I’ve exchanged comments with Andy over at the always excellent Siberian Light about the possible loan of more than $5.4 billion to bail out its rapidly failing banking sector. The question on everyone’s mind is whether or not such a large loan might include access to a military base in this strategically important NATO country, or whether they will get some support in terms of their territorial claims in the Arctic. Or maybe there is no nefarious political imperative, and the media is making a mountain out of a molehill. The Canadians, who have shown some aggressive responses to Russia’s arctic shenanigans, tend to view the Iceland loan with a good dose of cynicism. From Brian Milner in the Globe and Mail:
For months now, Iceland has been the problem child of the industrialized world. Now this island of 320,000 people in the North Atlantic has become the poster child of the new dark age of global finance. Faced with the very real danger of financial collapse after being frozen out of the credit markets, an increasingly desperate Icelandic government yesterday seized the country’s second-largest bank, Landsbanki; pumped fresh capital into the biggest one, Kaupthing Bank; pegged its currency, the krona, to the euro in an effort to stem its nosedive; and revealed that it has lined up an emergency infusion of €4-billion ($6.03-billion) from a most unlikely source – Russia.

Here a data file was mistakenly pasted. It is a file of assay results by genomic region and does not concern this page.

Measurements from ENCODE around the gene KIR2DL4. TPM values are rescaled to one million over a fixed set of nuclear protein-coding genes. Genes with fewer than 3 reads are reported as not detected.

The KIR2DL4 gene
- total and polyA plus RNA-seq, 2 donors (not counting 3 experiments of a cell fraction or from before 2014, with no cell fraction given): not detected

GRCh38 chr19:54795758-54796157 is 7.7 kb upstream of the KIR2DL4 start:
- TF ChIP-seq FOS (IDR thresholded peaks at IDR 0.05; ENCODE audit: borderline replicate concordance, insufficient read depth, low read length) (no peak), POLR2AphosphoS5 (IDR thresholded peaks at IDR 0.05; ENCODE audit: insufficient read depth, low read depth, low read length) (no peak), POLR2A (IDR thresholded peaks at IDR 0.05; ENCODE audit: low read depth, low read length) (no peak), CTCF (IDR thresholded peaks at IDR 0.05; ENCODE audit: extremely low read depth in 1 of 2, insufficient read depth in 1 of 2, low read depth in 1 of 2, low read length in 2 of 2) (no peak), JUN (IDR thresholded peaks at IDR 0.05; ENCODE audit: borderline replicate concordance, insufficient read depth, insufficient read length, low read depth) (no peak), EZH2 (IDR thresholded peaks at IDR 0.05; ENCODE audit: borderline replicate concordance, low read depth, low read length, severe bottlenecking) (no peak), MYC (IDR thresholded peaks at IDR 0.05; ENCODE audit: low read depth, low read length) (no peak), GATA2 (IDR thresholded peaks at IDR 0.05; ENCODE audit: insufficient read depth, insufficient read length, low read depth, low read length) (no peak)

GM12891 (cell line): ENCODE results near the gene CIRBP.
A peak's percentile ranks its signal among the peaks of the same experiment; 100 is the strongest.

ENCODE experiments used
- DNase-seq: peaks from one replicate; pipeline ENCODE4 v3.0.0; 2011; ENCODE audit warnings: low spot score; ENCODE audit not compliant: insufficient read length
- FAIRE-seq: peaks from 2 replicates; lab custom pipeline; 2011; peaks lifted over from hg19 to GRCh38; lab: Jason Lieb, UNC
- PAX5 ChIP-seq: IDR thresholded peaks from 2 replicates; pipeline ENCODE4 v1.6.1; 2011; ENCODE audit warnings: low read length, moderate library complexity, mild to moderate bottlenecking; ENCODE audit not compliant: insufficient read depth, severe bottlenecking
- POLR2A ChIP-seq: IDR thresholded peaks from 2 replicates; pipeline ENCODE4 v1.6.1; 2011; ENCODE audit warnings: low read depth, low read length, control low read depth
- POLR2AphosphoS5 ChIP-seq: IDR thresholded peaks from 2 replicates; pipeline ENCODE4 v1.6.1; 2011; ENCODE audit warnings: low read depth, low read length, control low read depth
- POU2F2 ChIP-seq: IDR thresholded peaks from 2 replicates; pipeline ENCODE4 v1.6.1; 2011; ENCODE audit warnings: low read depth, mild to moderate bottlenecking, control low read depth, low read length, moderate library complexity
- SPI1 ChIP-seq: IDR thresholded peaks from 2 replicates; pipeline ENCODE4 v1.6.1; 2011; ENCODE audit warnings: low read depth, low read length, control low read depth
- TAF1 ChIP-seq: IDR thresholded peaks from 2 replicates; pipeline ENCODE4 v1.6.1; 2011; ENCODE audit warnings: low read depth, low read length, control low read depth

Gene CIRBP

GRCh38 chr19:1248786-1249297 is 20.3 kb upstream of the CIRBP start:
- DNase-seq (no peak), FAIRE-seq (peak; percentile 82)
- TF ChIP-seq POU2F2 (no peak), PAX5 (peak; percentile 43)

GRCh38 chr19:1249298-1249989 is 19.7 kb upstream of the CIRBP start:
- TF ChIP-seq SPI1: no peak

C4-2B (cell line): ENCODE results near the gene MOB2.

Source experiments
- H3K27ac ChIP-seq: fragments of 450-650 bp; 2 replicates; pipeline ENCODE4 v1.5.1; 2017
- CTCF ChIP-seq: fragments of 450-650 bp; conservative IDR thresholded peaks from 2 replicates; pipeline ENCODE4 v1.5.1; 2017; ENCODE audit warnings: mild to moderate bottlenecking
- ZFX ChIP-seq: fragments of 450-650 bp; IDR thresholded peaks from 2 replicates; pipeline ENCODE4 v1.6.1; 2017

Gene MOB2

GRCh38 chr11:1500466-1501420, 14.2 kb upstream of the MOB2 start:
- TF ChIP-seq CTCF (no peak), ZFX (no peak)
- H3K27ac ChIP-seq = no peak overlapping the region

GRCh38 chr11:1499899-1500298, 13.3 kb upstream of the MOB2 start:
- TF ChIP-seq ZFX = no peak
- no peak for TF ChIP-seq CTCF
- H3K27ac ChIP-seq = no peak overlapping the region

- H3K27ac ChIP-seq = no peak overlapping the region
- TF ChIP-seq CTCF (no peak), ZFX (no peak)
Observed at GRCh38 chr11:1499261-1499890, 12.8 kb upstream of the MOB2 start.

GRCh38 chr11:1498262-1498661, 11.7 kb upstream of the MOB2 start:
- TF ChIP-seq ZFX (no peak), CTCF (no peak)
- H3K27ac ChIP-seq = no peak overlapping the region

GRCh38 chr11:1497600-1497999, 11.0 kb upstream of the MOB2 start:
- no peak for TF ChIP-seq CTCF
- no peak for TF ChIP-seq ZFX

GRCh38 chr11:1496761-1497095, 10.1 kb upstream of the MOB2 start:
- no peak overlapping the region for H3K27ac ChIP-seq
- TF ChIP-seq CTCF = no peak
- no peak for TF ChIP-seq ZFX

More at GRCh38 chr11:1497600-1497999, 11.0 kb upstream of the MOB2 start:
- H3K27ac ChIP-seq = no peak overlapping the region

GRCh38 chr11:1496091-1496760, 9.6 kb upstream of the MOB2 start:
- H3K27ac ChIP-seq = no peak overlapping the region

It’s the latest dramatic challenge facing an economy that has been derailed by soaring inflation, skyrocketing interest rates on heavy debt, a crumbling currency and the ever-worsening global credit crisis.”We were faced with the real possibility that the national economy would be sucked into the global banking swell and end in national bankruptcy,” Prime Minister Geir Haarde said in explaining the coalition government’s dramatic intervention.Reykjavik had sought financial help from other European governments and the United States without success, said people familiar with the central bank’s efforts.But the Russian deal, which has not yet been signed, still came as a surprise, not least because of Russia’s own financial system’s well-publicized plight. Nevertheless, with more than $500-billion (U.S.) in foreign exchange reserves, the Kremlin can afford the gesture, analysts said.”It’s rather imaginative of the Russians and the Icelanders. They should have done it earlier,” said Richard Portes, a professor of economics at the London Business School and an authority on Iceland’s financial system.”It should bring the Europeans to realize that it wasn’t so smart of them to simply let Iceland float.”